On December 13, 2003, US soldiers caught Saddam Hussein in a small underground hiding place outside of Tikrit. Immediately, speculations erupted on whether Saddam would face justice for the numerous crimes he had committed against the peoples of the region, or whether an open trial against the dictator would be too politically sensitive for Washington.
So far, the skeptics have been proven wrong – Saddam was indeed put on trial earlier this month by the new Iraqi interim government.
But on one crucial point, justice remains selective. Amongst the seven charges made against Saddam, including his short-lived invasion of Kuwait, none included any of his crimes against Iran and Iranian civilians throughout the bloody eight year Iran-Iraq War.
An estimated 100,000 Iranians were affected by Saddam's chemical weapons, and the CIA concludes that 20,000 Iranians were killed by these weapons of mass destruction. Saddam's chemical warfare against Iran has been recognized by both the UN and the US government, and in 1990, the UN established Iraq as the aggressor in the Iraq-Iran war of 1980-88.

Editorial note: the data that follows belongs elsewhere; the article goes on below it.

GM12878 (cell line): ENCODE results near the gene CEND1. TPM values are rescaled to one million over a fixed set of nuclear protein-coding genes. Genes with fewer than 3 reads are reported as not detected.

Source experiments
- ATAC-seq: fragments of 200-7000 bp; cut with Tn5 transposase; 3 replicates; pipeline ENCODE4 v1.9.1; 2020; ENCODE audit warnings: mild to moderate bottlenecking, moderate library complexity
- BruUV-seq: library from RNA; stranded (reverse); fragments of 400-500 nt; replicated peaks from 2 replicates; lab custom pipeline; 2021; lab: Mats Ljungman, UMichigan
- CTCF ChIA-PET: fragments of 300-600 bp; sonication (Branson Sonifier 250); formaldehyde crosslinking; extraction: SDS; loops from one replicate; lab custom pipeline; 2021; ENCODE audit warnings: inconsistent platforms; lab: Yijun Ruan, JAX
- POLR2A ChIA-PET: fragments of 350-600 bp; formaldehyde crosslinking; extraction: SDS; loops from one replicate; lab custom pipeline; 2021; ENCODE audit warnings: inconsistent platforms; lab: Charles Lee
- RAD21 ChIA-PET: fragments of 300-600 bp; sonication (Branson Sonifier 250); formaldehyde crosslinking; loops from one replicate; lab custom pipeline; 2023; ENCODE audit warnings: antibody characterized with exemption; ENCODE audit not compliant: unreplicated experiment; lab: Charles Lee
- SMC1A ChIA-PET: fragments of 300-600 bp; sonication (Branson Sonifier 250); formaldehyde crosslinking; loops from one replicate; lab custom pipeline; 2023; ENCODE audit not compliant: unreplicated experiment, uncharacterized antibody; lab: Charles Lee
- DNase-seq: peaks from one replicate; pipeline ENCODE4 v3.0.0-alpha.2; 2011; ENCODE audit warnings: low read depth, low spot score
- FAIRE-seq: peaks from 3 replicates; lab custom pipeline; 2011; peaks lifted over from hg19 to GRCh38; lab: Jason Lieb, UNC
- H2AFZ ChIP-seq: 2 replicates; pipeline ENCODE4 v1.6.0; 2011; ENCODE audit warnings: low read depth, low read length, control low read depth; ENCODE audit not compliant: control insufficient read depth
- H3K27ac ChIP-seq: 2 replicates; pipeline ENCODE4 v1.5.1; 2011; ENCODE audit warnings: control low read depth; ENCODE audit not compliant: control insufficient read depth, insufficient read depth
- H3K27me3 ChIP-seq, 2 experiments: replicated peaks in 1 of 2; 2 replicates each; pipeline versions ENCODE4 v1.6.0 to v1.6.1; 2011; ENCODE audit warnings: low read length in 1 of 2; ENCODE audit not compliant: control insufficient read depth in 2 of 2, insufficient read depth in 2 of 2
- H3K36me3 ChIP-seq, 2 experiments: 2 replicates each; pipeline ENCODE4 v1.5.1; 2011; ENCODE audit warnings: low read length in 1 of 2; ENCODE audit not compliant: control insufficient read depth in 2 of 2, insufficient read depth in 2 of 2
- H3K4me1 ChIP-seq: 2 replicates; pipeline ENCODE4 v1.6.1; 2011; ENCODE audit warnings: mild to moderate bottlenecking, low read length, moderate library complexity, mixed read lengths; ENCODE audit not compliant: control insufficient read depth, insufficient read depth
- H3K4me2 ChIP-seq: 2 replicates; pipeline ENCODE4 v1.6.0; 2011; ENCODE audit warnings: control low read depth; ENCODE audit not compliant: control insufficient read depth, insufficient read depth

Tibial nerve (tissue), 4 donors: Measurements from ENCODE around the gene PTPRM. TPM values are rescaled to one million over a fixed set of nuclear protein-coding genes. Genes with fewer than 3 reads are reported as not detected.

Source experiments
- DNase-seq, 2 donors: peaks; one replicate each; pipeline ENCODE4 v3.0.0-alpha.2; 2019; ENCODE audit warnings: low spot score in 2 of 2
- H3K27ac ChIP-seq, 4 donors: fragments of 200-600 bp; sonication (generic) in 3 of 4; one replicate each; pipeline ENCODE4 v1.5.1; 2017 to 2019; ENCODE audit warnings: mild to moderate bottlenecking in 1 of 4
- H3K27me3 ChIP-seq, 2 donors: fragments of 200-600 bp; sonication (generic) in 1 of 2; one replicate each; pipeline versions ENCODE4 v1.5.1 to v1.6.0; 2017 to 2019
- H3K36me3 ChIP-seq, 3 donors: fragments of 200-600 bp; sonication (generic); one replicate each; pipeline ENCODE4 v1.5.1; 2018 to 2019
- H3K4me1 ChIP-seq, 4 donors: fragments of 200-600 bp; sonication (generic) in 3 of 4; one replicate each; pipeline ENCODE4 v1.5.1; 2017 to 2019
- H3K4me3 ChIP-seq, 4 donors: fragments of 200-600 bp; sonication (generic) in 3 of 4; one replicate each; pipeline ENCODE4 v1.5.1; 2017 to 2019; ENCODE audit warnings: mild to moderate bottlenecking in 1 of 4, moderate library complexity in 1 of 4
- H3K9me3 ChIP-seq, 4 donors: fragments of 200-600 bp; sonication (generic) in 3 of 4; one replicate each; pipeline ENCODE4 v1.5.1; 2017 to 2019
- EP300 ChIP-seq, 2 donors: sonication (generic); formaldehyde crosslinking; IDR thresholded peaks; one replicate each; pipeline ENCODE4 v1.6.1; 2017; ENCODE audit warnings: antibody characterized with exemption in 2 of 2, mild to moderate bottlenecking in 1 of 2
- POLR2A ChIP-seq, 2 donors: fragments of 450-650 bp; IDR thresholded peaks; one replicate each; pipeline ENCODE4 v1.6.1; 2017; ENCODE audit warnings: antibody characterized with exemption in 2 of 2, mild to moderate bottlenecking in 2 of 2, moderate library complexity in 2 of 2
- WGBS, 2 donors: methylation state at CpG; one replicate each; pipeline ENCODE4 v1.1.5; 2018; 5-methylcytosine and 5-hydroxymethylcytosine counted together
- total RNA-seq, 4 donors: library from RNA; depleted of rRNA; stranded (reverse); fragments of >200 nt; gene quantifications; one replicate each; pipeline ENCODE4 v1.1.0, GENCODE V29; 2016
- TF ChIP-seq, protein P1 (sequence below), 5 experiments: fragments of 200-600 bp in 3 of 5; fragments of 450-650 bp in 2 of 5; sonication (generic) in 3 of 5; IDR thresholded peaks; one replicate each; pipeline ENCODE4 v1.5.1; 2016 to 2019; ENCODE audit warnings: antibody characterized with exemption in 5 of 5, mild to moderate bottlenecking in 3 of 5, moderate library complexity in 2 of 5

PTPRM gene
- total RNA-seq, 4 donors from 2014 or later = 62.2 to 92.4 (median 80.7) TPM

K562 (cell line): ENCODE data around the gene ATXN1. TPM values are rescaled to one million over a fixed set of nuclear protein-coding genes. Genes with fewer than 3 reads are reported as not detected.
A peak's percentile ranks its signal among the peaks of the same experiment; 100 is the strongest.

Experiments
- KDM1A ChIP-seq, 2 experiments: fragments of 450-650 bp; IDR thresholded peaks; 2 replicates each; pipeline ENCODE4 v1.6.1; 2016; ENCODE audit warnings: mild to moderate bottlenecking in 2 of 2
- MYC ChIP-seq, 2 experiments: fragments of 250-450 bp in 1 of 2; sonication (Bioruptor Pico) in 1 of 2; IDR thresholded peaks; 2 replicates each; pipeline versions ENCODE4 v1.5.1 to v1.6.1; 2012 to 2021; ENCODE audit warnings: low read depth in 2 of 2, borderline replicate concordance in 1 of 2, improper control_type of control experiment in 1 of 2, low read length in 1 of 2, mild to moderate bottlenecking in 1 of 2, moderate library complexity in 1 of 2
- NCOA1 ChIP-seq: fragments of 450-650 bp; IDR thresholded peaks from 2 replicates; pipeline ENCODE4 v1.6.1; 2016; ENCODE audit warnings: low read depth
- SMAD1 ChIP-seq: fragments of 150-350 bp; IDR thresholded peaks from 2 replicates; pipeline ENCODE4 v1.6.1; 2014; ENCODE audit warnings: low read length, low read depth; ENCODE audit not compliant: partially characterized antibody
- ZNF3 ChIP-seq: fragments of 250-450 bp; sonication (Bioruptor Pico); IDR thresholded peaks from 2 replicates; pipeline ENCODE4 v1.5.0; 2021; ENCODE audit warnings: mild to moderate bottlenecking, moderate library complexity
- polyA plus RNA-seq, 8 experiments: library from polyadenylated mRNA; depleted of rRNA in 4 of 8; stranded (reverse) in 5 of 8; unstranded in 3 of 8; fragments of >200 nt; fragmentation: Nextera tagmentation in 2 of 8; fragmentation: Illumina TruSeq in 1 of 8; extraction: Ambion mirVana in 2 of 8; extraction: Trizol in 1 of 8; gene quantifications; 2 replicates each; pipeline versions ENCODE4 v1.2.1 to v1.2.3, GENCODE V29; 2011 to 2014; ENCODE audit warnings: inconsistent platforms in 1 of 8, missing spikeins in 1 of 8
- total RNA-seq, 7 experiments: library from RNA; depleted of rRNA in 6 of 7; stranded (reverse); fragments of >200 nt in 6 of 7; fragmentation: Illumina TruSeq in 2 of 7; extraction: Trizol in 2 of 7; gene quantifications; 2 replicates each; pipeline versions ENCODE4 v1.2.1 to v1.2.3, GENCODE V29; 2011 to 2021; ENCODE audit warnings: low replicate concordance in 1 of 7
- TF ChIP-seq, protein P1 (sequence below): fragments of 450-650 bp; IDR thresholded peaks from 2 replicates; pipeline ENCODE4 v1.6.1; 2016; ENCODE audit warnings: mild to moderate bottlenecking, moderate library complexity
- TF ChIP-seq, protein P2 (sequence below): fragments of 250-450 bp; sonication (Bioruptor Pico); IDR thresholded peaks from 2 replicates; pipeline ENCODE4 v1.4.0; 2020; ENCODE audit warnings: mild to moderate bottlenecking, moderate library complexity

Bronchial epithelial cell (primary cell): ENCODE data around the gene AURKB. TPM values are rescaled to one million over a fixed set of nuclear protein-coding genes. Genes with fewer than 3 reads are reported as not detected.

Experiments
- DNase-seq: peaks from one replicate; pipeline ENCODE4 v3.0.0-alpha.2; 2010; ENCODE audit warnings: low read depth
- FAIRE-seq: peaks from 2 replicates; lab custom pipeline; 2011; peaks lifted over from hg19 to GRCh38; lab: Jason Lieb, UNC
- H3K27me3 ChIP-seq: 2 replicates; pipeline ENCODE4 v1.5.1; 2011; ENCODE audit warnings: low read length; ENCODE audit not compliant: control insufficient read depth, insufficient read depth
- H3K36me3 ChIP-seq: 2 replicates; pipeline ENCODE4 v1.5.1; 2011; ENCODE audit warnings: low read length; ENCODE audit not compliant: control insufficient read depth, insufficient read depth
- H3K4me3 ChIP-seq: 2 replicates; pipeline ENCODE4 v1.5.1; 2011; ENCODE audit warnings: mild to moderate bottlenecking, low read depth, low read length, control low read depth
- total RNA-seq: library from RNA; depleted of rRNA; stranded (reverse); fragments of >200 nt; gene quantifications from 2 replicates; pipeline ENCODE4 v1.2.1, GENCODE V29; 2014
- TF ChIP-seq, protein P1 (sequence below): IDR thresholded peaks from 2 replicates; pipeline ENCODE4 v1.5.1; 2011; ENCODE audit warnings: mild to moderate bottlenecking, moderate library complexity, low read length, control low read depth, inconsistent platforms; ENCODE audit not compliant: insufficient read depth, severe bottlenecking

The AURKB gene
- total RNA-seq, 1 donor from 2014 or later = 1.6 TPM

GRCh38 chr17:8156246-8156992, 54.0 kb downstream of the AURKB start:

Nonetheless, these crimes seem to have been unimportant to the new Iraqi Government. Thus far, the US government has not commented on the subject, even though the US's involvement in the trial has been intimate.
Not surprisingly, this rather peculiar twist in the Saddam saga has raised eyebrows both abroad and in Washington . Afshin Molavi of the New America Foundation writes in the Washington Post (July 11, 2004,) “The trial of Saddam Hussein will not be morally complete unless he is forced to confront the chemical atrocities he committed against Iranian soldiers…
All over the world, too many people think of Washington's human rights approach as selective, based on national interest, not moral imperative. Here's an opportunity to prove the naysayers wrong and do what is morally right.”
NIAC has prepared a letter urging President Bush to strongly urge the Iraqi interim government to include Iranian victims in the criminal docket in Hussein's trial. We strongly urge you to personalize the letter in order to maximize its impact.
If you have relatives or loved ones who have been affected by Saddam's chemical warfare, do mention this in your letter. A personal perspective has a far greater impact than a letter with only abstract arguments.
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Trita Parsi is President of the . He is pursuing his Ph.D. at Johns Hopkins University's School of Advanced International Studies under Professor Francis Fukuyama, while working part-time as a policy advisor to Chairman Robert Ney (R-OH) on the Middle East and Iran. This article first appeared on NIAC's website..
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